Catch Of The Week: ‘Look Who Died’ Facebook Scams

Los Alamos

Breaking News: Scammers are jerks! In the latest round of Facebook scams, users are receiving Facebook messages with the subject “Look who died” and a link to a “news” article that is, you guessed it, a phishing site.

What is a scammer’s favorite way to trick you? A sense of urgency and fear! And what could be scarier than someone you know dying? The link will not take you to any legitimate news site, but rather to a spoofed page trying to steal your Facebook login, or other sensitive information. Victims are usually prompted to enter their Facebook username and password to view the article. Scammers can use this info to hack your Facebook account, and possibly more.

It’s a pretty simple scam, not particularly targeted, with the goal of trying to compromise as many accounts as possible. The end goal here is to steal your login credentials, and any other information they can get..

Why would they want to do this? Once the hackers have one person’s credentials, they can use them to sign in and lock them out of their accounts by changing all contact info. With a brand-new account in hand, the scammers can then forward the message to the victim’s friends, hoping to get even more people to fall for this scam… and on and on and on. It’s a self-propagating scam, making it even harder to stop.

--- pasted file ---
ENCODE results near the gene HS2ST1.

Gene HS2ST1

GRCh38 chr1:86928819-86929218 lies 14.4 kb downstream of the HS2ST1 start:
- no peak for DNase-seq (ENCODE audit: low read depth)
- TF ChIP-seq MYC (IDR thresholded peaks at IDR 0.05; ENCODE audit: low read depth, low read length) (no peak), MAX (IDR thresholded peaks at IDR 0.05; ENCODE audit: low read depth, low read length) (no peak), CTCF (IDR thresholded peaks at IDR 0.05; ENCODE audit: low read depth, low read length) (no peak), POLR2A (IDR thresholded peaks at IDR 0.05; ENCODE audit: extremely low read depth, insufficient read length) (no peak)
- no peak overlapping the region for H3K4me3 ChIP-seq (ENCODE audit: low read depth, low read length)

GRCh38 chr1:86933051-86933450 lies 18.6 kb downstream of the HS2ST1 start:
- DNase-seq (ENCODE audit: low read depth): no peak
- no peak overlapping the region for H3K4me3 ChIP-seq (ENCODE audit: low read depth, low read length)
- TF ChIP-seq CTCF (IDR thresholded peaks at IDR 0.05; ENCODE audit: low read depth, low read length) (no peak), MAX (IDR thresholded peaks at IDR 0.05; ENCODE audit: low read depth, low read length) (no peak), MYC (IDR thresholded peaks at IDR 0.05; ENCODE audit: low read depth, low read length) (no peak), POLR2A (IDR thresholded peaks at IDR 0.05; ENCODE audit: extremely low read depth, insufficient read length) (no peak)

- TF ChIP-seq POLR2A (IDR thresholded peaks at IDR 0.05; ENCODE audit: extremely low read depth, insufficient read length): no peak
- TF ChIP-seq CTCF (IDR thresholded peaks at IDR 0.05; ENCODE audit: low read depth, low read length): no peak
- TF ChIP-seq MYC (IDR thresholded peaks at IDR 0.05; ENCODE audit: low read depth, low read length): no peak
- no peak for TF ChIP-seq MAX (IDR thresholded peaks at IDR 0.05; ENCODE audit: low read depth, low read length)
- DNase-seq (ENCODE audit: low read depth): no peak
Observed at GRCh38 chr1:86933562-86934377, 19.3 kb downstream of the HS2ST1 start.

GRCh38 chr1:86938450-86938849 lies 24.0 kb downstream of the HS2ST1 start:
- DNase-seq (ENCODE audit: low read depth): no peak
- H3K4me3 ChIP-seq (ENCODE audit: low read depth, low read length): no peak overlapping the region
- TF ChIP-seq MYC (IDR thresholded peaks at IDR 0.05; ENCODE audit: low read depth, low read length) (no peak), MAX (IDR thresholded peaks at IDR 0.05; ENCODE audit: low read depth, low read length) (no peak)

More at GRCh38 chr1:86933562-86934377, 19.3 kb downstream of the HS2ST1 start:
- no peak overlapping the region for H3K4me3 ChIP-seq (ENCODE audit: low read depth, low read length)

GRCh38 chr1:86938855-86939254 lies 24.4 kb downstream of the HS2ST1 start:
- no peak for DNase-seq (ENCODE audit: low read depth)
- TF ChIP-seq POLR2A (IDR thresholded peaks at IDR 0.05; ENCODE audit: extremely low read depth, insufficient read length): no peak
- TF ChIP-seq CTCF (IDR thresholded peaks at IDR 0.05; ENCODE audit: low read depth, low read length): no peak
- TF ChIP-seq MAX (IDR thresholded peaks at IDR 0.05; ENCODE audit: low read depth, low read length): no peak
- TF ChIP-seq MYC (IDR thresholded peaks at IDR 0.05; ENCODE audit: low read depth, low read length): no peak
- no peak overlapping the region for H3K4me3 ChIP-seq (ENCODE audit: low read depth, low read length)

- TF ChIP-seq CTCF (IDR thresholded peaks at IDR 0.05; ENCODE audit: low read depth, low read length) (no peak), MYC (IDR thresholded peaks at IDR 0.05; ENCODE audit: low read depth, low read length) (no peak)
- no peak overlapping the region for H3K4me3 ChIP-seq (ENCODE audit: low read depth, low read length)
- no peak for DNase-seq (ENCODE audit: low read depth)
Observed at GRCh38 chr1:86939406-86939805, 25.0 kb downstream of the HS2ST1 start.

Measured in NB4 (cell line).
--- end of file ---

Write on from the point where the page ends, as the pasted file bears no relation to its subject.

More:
Don’t be so quick to click…stop and think before you move.  Is it likely someone would break this kind of news to you over Facebook messenger?  Probably not.  Always be suspicious, and don’t click the link!

Even if a Facebook message appears to come from a friend, use caution…it might be a newly created, fake account spoofing that friend, it might be that your friend’s account has been compromised.

What to do if you have fallen for this scam?

  • Make sure you aren’t locked out of your account, then immediately change your password;
  • Go to security settings and log out of any locations or devices you don’t recognize. You can do that by clicking on the menu and choosing “not you?” Do the same with any apps;
  • Go to general settings, make sure to check the email addresses linked to your account. If there are any unknown ones, remove them as well;
  • If you don’t have two-factor authentication, now’s the time to set it up;
  • Change your email password just in case and change any passwords that were the same as your Facebook password and associated with your email address; and
  • If you have an anti-virus, it’s recommended to run a full scan of any affected devices.

This scam plays on fear and tries to use your fear against you to make you click the link. But you know better, so don’t click it! Delete and ignore the message, if you are really concerned, reach out to your friend via an alternate channel like a phone call to a known number. Stay safe, don’t panic and don’t click that link! 

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